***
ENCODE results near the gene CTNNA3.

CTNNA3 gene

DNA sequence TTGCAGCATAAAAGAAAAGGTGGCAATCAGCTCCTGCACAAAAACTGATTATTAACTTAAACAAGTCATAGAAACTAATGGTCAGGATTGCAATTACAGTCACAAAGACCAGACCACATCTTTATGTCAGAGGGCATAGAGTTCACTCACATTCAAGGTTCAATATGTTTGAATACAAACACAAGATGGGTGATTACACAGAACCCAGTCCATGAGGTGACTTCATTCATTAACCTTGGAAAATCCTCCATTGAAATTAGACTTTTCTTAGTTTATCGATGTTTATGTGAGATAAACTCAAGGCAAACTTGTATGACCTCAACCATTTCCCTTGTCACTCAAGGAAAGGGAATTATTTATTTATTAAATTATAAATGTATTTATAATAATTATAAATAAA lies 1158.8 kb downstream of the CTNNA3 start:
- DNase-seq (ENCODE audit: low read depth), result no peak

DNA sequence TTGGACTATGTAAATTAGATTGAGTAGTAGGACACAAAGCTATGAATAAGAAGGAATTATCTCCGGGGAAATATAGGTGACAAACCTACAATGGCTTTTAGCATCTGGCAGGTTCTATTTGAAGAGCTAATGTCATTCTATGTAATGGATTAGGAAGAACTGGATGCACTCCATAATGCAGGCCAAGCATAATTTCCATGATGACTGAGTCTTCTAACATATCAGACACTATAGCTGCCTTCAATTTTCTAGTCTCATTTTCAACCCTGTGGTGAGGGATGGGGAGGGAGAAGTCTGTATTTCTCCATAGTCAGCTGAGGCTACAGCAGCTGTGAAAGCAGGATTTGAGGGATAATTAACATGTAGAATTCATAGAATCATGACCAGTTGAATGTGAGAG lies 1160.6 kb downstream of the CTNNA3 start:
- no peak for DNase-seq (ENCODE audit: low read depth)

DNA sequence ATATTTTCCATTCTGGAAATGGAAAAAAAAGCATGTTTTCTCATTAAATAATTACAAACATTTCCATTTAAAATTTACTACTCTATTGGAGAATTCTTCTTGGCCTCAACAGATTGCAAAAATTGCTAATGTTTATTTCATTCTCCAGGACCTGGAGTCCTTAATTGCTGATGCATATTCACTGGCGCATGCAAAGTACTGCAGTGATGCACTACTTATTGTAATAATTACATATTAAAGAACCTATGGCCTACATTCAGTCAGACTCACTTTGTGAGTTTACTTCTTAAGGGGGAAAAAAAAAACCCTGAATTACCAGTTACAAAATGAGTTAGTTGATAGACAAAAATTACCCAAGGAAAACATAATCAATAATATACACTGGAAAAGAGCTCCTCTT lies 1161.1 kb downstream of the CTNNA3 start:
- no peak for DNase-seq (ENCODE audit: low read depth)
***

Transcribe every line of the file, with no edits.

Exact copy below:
ENCODE results near the gene CTNNA3.

CTNNA3 gene

DNA sequence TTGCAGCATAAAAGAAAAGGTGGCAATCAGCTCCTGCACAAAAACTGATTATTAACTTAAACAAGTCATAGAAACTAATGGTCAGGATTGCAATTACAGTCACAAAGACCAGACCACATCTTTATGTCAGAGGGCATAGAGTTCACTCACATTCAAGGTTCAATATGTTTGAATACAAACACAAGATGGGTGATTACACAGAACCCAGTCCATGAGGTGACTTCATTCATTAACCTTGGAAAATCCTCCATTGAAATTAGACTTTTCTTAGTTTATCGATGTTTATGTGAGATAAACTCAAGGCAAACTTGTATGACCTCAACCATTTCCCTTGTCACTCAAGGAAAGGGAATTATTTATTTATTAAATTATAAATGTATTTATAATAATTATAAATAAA lies 1158.8 kb downstream of the CTNNA3 start:
- DNase-seq (ENCODE audit: low read depth), result no peak

DNA sequence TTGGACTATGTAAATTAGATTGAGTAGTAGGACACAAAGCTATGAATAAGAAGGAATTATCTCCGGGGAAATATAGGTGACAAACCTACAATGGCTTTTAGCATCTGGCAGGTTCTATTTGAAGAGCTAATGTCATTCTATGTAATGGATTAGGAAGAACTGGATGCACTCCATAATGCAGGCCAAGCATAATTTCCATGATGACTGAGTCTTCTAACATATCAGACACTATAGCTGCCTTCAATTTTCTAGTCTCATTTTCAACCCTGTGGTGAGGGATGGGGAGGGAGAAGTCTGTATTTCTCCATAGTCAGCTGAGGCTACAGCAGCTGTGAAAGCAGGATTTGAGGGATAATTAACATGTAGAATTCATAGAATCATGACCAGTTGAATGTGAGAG lies 1160.6 kb downstream of the CTNNA3 start:
- no peak for DNase-seq (ENCODE audit: low read depth)

DNA sequence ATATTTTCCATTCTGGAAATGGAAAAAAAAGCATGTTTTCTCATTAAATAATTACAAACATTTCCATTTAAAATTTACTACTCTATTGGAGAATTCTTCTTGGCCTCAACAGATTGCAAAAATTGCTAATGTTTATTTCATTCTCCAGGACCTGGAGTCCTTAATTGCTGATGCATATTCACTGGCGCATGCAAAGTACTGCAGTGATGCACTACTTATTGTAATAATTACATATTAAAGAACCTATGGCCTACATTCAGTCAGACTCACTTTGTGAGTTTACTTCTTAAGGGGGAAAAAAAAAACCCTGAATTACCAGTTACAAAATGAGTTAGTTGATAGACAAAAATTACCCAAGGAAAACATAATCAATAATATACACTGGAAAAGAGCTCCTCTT lies 1161.1 kb downstream of the CTNNA3 start:
- no peak for DNase-seq (ENCODE audit: low read depth)